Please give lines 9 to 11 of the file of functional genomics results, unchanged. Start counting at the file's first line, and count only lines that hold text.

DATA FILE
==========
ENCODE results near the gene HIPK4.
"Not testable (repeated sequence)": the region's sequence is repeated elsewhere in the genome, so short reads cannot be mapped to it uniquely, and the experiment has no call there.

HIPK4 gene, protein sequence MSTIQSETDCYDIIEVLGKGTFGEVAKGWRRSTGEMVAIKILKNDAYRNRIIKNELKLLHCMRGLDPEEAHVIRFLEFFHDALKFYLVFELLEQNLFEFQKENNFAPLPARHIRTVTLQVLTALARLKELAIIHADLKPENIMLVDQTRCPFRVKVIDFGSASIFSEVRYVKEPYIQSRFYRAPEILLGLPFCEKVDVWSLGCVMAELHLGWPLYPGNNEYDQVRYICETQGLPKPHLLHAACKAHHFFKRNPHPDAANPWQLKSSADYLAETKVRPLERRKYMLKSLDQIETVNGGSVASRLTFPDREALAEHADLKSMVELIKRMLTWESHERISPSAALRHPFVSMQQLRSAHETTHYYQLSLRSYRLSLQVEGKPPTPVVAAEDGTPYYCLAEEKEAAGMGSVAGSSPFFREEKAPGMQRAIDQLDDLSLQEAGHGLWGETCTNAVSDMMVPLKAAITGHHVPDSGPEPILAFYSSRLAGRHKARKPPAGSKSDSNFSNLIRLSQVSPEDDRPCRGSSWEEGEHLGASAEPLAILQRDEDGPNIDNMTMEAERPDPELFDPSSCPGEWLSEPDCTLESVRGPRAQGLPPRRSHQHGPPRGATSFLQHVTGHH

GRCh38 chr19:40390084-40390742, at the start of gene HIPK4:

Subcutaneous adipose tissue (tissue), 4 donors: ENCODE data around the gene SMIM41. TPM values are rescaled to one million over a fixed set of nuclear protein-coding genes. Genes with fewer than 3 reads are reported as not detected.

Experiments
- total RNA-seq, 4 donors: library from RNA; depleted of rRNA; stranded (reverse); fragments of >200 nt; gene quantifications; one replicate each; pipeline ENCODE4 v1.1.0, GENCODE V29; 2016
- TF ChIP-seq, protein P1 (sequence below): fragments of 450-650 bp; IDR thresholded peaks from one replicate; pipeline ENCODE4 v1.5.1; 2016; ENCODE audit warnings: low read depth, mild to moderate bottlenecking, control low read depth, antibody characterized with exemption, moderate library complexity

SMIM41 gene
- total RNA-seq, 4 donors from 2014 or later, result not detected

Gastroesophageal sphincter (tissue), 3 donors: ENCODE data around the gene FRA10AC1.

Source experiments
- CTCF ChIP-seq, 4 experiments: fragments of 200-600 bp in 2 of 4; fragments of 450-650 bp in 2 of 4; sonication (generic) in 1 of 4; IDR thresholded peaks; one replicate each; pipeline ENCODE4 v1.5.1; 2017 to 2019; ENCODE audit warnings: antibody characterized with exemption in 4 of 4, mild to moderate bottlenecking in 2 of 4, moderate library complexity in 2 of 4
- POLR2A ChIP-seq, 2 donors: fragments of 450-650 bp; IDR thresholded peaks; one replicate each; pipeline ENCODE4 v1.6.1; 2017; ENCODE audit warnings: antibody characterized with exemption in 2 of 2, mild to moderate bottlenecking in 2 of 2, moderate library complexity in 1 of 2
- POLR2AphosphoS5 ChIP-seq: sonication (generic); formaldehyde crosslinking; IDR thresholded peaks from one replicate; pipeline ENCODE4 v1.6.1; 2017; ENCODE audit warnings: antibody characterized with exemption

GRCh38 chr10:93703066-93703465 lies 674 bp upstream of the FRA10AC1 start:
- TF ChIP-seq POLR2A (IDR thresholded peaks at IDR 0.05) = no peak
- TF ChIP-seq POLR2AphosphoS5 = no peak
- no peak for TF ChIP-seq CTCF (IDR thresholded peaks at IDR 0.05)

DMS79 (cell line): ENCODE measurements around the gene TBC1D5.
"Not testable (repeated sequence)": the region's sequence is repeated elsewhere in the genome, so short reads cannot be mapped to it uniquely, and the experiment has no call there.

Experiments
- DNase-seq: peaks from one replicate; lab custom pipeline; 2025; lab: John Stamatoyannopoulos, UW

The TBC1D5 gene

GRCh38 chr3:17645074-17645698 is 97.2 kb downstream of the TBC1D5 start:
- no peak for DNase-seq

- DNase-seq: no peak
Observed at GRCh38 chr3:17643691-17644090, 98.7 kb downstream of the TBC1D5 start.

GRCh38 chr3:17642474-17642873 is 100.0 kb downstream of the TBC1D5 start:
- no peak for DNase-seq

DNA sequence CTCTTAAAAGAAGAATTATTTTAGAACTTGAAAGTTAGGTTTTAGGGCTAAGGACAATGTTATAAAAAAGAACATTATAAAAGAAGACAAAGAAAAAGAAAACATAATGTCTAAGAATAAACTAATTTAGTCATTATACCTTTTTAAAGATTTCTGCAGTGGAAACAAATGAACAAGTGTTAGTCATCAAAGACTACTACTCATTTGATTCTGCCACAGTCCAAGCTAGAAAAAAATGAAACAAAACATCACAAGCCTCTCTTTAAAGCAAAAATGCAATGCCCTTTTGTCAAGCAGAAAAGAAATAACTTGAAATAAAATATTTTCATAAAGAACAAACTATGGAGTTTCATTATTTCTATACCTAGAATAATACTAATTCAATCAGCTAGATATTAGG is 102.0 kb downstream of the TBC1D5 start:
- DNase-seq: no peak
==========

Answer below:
SMIM41 gene
- total RNA-seq, 4 donors from 2014 or later, result not detected

Gastroesophageal sphincter (tissue), 3 donors: ENCODE data around the gene FRA10AC1.